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J. Robert Van Pelt and John and Ruanne Opie Library

UN1015 Composition

Elements of an Article

When evaluating a source, it can be helpful to have an understanding of the components of that source. Knowing which components you'll see on a particular type of document can provide clues about the source you are seeing. Take a look at the first page of an article below, and roll over (or click) the red dots to see the labels on each part. This is a very typical scholarly article.

When evaluating a source, consider the elements you see and rhetorical strategies being used. These can give you clues about the type of document, it's purpose, and the intended audience. For example,

  • Are there decorative images instead of charts/graphs? It is probably not an academic source
  • Are there industry specific ads? It is probably a trade journal.
  • Does it say "journal" on it but there's no reference list? That's a red flag! Investigate further.
  • Is there a reference list but lots pictures that tug at the heartstrings? It's not typical to see an appeal to pathos in a scholarly source. Take a look at those references to see if they are credible.

Source Types

Knowing what type of resource you're looking at can help you evaluate the credibility and usefulness of a source. For example, if you want to know the current market trends impacting the logging industry, a scholarly journal article that took a year to go from research to publication might not be as helpful as a weekly trade publication on timber. Some examples of common source types you will see when searching:


  • A scholarly journal article is published in a scholarly journal and contains original research or thinking on a topic. It is written by experts in the field and often (but not always!) is peer reviewed.
    • Refer to facts, statistics, conclusions, and expert analysis found in these. Use the reference list for more sources!
  • A review article summarizes all the research on a particular topic. It is often published in a scholarly journal and may also highlight current gaps in that future researchers should explore.
    • May look similar to a scholarly journal article OR may be a section within one. Use for a broad overview of a concept, to know where the "gaps" are in the research, and as a comprehensive list of references to check out next.
  • An editorial is an opinion piece. It can be written by an editorial board, or by individuals. Editorials can be found in journals, newspapers, magazines, and more, so its credibility is often heavily based on the credibility of the publication it’s found in.
    • Use to better understand the arguments (pathos!) on a topic. For added credibility, look for editorials written by experts and published in scholarly journals.
  • A trade journal article is an article written for people working in the field. It often focuses on practical application of research, current news, and market information in a given field.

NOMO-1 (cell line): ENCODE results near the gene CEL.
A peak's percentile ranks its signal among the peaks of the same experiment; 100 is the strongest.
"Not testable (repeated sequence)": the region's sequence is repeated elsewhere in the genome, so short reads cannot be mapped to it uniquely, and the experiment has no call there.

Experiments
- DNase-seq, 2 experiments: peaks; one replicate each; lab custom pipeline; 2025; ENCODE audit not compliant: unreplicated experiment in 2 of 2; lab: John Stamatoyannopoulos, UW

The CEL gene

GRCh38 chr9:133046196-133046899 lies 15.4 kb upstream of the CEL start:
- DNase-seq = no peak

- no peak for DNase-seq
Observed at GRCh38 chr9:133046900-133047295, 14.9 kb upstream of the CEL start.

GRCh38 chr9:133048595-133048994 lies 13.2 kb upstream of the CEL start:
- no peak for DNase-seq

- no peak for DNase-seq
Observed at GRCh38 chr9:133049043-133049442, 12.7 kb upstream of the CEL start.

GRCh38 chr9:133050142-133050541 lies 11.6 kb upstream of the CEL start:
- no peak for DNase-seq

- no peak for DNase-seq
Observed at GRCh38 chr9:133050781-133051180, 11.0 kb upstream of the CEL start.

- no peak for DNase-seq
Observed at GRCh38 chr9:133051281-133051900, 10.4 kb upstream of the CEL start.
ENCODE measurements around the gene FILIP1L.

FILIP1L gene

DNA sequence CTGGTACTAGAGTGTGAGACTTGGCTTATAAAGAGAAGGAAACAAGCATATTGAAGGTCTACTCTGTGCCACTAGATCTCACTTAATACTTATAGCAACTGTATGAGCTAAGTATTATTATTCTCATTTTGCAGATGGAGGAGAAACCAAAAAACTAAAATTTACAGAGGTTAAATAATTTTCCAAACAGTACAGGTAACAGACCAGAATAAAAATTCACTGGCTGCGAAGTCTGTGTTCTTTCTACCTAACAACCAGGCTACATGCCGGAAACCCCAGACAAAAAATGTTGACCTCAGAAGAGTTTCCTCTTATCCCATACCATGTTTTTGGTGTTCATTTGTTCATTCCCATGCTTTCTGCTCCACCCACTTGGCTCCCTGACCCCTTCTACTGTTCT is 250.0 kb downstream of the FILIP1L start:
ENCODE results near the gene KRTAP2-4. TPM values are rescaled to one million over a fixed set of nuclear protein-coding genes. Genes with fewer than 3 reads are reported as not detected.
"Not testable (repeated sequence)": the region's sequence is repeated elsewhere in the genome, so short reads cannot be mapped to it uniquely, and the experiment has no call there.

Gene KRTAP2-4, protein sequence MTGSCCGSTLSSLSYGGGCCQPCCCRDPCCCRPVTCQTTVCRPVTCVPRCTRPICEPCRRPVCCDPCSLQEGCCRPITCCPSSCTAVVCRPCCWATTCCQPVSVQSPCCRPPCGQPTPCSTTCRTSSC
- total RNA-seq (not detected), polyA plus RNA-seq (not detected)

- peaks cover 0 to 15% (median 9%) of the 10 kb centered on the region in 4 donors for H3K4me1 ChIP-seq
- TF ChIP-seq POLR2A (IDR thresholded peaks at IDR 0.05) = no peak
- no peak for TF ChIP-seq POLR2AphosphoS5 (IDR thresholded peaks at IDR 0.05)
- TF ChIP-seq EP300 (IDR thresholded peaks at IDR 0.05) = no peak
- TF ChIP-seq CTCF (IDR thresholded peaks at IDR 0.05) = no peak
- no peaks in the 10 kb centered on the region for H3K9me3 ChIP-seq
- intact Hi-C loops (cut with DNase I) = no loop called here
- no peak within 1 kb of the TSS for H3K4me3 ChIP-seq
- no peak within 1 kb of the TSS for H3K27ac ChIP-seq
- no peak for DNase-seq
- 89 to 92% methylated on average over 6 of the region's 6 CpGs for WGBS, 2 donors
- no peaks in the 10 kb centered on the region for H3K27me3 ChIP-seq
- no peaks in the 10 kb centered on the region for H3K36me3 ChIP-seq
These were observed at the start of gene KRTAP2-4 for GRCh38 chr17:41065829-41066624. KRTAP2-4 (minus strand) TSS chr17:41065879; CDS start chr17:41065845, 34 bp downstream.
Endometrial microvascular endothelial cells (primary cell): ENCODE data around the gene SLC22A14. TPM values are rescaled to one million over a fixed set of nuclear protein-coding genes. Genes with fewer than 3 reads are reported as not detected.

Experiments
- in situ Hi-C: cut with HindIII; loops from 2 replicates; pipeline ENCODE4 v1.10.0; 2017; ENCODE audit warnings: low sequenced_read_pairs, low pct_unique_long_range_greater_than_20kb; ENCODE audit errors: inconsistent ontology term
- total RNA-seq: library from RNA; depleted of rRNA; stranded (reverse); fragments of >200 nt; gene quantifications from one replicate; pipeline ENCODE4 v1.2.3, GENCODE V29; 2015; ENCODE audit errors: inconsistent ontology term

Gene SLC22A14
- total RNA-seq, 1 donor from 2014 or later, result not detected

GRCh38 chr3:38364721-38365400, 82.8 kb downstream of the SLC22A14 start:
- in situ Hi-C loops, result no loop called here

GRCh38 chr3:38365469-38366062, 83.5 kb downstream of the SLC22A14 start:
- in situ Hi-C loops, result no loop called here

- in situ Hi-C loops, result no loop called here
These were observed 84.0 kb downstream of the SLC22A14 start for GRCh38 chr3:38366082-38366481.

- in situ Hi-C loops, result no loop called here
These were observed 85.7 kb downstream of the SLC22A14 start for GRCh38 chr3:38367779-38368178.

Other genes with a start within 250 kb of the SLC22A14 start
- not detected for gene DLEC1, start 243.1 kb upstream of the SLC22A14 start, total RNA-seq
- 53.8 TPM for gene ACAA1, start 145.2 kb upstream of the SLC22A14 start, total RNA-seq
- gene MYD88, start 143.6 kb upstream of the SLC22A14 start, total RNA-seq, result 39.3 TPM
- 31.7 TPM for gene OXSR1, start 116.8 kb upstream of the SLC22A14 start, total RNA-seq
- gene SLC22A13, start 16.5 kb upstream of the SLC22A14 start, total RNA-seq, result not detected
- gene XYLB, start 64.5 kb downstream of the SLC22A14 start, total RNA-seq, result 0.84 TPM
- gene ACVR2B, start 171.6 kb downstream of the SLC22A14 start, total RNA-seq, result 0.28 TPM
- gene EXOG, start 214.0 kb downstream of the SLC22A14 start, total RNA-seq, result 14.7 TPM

• Use to understand the context of a topic or to understand how research is being applied. Also great for news. These exist for nearly every single field!
  • A magazine article is typically written for the general public. It may be long or short and may include both opinion and fact.
    • Use to learn the basics of a topic or learn key vocabulary. Discover names of relevant experts or institutes whose research you can investigate.

Short activity under construction!

Evaluating Credibility

There are many factors to consider when evaluating the credibility of a source. It can help to think laterally. Consider:

  • Where else can I confirm the information from this source?
  • Is that source I'm using for confirmation connected to the original source?
  • Do other credible sources cite this information?
  • How was the info in this source checked before publication?

Peer Review

Many (but not all) academic articles are peer reviewed prior to publication. This process looks a bit different in each field, but generally the peer review process follows these steps: 

  1. Researcher has completed their project
  2. Article (or an abstract/proposal) is submitted to a journal
  3. If the journal accepts, the researcher sends the full article when completed
  4. The journal sends it out to other experts in the field (often anonymized). Those experts make comments on the substance (methods, results, context, etc. -- not just editing for grammar!)
  5. The researcher makes the recommended changes before publication.

Evaluating Sources (video tutorial)

This interactive video tutorial explores different ways to evaluate a source (audio & cc available). The focus is on purpose, authority, and currency of a source.